The practice stated that they didn't offer this service, although a doctor did talk to Jodie on the phone and said he felt it was a virus.

Life threatening condition

Lydia was now so ill that her parents rushed her to the health centre in spite of the diagnosis.

When the doctors saw her they immediately admitted her to hospital, her condition was life threatening.

Meningitis Facts

Meningitis is the inflammation of the membranes around the brain and spinal cord

The disease is caused by a bacterial or viral infection

Viral Meningitis is the most common form of the disease in the UK and is usually less severe than the
bacterial strain

Bacterial Meningitis can be life threatening and is caused by a range of different bacteria

There are vaccines available to prevent certain strains of Meningitis but not every form of the disease is covered

Around 10 to 25% of the population are carriers of the meningococcal bacteria

Source: The Meningitis Trust

Tony commented, "They said if they had rated it (her illness) out of 10, it was a 10. She couldn't have got any more ill."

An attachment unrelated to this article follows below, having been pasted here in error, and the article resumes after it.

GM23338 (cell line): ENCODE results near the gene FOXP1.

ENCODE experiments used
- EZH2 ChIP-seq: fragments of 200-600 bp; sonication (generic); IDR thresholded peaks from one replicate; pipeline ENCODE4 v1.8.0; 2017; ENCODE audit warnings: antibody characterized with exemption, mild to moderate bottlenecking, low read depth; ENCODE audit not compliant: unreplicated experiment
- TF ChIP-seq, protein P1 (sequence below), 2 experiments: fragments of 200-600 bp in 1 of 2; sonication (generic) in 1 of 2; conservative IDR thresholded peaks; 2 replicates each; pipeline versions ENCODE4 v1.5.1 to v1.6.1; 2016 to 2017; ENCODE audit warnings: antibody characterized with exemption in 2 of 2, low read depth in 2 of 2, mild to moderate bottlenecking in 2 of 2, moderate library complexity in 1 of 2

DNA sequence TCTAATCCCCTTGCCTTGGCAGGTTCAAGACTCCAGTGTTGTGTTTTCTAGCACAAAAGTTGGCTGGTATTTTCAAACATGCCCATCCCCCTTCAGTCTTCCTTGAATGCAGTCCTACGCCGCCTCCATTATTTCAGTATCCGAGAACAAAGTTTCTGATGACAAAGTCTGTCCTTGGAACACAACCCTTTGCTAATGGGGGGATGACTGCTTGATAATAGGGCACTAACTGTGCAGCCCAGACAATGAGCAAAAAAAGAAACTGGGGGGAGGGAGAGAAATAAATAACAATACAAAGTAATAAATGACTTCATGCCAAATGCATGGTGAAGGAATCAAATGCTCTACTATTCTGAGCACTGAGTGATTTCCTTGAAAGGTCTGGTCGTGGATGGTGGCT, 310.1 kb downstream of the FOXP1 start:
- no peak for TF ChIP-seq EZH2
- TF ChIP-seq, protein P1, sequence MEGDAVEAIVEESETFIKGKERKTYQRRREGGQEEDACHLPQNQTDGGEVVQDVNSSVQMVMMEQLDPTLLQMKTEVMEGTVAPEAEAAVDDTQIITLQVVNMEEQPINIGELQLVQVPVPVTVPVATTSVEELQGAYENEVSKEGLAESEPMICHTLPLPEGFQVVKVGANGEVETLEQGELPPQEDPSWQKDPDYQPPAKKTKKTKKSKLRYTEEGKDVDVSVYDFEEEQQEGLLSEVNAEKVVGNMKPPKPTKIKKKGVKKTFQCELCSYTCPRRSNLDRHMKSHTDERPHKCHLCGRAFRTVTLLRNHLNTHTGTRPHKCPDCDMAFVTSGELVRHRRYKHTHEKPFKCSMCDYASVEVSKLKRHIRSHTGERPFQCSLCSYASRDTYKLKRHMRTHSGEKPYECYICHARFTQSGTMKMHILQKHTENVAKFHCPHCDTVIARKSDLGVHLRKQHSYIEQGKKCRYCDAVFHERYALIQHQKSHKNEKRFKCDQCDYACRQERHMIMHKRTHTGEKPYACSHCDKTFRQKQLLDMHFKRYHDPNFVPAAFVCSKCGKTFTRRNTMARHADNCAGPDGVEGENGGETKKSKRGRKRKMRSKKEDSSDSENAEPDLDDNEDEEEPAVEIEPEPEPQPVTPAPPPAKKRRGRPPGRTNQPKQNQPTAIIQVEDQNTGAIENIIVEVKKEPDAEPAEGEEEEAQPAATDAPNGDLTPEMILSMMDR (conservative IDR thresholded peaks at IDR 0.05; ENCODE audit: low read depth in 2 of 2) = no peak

Lydia was diagnosed with Meningitis.

Her little body overwhelmed by the infection, Lydia suffered full organ failure and was put on drugs to keep her lungs, heart and kidneys functioning.

Not one to give up easily, Lydia survived the initial trauma but her legs were left so badly damaged that she had to have them amputated just below the knee during a three-hour operation.

Life goes on

Two months on and Lydia is recovering remarkably well and Inside Out joined the family on a very special day.

After weeks of fundraising, from parachute jumps to coffee mornings, family and friends have helped raise the £5,500 needed to get Lydia a pair of prosthetic legs.

As the little girl learns to walk again, her family are left asking whether all this would have been prevented had Lydia been treated earlier.

Lydia walks again with her new legs